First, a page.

Neither of this week’s attacks will affect the midterms, by Michael Goodwin.
Whom can we blame? How will it play in November?
For the second time in a week, those were the crass calculations running through the minds of the political class. First it was the pipe bombs and now it is the Pittsburgh synagogue massacre.
In both cases, the instant assumption was that the allegiance of the perpetrator would determine which side would be punished in the midterms and which side would reap the benefits of sympathy.
If this sounds heartless and ghoulish, welcome to America. The politicization of everything is exacting a terrible price on our country, with no crime or tragedy too heinous to exploit. …
I’m not convinced the bomb suspect’s support for Trump will swing the election or that the synagogue attack helps Democrats.
Here are three main reasons for my doubts.
First, neither suspect was a solid citizen who suddenly turned to violence because of politics. … Just as most Americans did not blame Bernie Sanders when one of his supporters shot Republican Congressman Steve Scalise in a planned assassination attempt last year, most are more likely to believe Sayoc and Bowers are responsible for their own actions.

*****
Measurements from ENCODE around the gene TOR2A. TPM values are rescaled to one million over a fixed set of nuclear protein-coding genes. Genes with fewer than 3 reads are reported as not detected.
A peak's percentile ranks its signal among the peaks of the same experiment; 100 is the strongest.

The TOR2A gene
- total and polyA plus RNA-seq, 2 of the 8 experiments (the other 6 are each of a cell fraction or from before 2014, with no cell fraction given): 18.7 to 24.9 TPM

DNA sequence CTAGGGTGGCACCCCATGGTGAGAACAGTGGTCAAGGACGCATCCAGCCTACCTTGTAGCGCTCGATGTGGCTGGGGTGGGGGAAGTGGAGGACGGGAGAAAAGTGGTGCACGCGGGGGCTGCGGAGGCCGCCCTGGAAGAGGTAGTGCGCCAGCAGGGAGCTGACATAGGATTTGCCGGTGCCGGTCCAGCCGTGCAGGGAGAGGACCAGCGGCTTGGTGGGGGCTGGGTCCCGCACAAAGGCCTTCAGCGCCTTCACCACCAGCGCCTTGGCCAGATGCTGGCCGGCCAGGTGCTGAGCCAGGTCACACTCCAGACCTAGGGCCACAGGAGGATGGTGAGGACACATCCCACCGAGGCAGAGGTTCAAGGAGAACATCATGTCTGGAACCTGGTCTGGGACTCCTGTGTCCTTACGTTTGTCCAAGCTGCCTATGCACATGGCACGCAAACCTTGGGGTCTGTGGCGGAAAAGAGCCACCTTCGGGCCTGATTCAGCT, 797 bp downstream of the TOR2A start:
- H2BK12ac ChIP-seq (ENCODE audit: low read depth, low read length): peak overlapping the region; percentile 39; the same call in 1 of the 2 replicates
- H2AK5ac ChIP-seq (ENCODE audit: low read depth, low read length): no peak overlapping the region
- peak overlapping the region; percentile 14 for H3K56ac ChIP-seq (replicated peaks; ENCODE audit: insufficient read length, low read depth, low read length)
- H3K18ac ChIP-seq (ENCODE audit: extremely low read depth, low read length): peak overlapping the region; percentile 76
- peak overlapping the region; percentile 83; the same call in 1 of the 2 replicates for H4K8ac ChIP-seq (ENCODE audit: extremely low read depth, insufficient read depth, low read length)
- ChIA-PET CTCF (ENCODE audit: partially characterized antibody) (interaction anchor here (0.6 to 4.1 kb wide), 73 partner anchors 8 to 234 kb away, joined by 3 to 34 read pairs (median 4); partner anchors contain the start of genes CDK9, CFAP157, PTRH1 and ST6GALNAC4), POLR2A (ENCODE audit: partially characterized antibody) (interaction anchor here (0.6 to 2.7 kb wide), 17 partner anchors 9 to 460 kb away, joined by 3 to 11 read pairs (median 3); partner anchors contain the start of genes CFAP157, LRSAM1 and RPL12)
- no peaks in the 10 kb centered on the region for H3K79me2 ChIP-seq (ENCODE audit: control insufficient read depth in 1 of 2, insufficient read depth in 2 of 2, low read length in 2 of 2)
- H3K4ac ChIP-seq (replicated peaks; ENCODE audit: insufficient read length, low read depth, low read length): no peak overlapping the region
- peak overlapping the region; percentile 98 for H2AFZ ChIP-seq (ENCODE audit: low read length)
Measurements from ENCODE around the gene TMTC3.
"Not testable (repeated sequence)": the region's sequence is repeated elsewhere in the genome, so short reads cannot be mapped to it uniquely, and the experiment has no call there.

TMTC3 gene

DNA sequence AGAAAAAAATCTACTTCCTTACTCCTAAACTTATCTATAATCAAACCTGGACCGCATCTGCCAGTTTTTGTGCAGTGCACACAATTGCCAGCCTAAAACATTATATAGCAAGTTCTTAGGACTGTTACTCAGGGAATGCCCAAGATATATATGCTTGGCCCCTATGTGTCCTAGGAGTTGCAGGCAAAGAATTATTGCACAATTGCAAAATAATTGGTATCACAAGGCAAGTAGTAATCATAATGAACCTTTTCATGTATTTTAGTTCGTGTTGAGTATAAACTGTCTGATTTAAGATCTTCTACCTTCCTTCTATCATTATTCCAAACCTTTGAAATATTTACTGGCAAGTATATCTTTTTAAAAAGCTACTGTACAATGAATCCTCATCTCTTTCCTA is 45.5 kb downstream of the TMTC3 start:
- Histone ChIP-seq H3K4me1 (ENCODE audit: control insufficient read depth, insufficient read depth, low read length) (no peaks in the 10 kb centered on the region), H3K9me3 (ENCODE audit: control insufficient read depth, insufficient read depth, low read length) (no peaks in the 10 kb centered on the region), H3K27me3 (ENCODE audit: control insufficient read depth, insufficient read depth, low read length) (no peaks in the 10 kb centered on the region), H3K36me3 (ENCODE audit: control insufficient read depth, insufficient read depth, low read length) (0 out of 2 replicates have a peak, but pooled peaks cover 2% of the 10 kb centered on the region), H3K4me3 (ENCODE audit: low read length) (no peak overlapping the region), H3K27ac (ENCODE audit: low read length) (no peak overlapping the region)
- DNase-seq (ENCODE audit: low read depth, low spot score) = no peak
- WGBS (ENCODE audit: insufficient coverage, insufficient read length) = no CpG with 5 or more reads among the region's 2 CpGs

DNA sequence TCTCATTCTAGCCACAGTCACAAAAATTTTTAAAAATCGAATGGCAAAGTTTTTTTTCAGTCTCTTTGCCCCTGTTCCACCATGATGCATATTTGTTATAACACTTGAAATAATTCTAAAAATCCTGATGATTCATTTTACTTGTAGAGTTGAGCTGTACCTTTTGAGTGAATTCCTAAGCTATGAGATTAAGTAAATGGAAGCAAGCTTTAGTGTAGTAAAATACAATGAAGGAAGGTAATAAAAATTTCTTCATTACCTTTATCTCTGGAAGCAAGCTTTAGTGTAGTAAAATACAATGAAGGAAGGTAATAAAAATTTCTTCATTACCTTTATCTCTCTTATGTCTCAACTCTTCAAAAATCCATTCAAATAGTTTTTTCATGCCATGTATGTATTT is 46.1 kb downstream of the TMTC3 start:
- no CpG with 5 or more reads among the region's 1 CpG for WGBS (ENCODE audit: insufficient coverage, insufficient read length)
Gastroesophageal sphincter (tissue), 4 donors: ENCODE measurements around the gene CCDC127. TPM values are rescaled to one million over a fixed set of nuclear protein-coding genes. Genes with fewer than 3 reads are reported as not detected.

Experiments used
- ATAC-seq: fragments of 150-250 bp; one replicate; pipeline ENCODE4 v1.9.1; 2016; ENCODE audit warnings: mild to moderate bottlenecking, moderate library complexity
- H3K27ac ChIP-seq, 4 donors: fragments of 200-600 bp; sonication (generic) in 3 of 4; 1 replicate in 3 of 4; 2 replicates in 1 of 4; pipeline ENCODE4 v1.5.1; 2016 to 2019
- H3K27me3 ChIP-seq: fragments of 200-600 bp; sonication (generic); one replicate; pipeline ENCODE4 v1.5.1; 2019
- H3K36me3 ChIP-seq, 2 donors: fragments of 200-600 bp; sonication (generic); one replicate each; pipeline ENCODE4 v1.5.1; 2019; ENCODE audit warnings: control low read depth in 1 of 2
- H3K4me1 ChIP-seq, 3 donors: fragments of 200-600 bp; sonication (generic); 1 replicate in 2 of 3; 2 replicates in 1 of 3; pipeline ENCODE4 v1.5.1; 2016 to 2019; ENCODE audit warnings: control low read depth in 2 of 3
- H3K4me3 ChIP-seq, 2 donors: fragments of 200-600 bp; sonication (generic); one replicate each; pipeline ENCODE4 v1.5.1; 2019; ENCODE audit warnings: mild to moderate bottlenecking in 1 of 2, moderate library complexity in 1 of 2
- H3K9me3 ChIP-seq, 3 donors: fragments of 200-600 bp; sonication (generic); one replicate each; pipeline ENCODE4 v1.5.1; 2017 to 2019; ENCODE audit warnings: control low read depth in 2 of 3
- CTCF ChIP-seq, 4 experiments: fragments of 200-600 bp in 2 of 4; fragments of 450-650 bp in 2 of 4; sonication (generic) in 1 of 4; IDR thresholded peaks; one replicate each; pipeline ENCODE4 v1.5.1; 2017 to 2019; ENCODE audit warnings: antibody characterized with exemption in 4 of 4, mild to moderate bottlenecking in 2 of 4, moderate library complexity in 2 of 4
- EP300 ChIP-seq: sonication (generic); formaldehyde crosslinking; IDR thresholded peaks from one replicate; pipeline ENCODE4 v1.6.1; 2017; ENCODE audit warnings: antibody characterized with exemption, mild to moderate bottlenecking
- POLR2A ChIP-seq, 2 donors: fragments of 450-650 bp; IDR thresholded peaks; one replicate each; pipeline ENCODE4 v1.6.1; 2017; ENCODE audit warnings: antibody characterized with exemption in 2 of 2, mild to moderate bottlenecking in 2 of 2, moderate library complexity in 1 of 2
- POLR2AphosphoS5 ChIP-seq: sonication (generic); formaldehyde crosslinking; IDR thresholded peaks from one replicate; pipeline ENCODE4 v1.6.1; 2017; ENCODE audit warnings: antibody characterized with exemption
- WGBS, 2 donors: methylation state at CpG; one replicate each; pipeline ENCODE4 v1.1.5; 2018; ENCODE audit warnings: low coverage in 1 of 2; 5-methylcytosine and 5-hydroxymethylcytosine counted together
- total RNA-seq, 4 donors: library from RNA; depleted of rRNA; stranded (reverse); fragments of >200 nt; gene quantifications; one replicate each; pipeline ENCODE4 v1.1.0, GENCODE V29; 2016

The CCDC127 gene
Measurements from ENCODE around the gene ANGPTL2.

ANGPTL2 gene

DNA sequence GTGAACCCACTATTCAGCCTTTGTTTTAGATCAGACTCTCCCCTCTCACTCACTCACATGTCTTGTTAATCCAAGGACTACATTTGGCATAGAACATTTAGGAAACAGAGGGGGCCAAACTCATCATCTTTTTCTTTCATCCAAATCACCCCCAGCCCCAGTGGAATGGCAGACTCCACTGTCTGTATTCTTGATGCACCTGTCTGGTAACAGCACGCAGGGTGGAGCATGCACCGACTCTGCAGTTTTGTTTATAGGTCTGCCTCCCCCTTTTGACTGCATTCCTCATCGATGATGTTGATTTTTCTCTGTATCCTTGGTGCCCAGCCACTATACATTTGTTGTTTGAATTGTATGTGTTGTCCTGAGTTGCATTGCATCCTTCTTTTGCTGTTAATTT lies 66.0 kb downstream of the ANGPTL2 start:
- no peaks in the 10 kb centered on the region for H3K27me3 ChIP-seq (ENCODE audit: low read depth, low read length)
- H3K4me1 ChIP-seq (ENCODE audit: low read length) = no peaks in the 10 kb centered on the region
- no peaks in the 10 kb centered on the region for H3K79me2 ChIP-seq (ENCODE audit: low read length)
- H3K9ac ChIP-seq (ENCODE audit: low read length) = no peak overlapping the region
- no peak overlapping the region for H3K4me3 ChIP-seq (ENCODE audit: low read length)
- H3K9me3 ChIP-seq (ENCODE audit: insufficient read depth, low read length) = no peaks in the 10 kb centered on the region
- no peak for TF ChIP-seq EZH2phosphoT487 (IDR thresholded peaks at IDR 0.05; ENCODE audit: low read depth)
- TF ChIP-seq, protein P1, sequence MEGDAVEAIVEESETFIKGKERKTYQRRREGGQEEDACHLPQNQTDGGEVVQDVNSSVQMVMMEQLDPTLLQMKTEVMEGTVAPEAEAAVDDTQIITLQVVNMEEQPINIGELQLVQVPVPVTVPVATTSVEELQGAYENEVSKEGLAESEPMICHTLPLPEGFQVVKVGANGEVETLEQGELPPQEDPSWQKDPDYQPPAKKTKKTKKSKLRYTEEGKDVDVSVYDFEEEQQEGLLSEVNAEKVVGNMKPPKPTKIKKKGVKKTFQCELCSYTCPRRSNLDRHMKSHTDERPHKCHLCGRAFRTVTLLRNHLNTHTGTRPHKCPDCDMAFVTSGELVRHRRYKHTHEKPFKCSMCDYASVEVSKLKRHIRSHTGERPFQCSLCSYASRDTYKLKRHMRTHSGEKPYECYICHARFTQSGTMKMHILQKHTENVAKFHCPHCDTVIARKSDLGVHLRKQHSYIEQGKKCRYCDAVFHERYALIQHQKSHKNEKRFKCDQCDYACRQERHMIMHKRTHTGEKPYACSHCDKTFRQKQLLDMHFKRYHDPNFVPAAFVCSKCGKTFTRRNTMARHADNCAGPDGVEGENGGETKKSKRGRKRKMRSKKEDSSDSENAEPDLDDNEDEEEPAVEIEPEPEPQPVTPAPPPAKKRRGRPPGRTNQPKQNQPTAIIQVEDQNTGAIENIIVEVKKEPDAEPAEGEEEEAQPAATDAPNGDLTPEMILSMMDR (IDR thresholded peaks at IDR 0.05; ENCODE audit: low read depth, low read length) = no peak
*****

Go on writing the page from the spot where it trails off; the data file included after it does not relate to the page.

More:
Second, the speed of events these days means no one storyline dominates for long, even in the anti-Trump-obsessed media. …
The economy is the third reason for my doubts that last week will dramatically reshape the election. Most Americans in the workforce today have never seen anything like the jobs boom and the rising incomes that go with historic low unemployment.
To most voters, kitchen-table issues almost always outweigh headline-grabbing incidents, even horrible ones, a fact often lost on elite bubble dwellers. The media especially continue to fall hard for the illusion that the public trusts them to decide what matters most.
In short, I’m having that déjà vu feeling all over again. Much as they were in 2016, too many know-it-alls are 100 percent certain about which way the wind will blow on Nov. 6. The skeptic in me suspects they still are confusing facts with their own bias.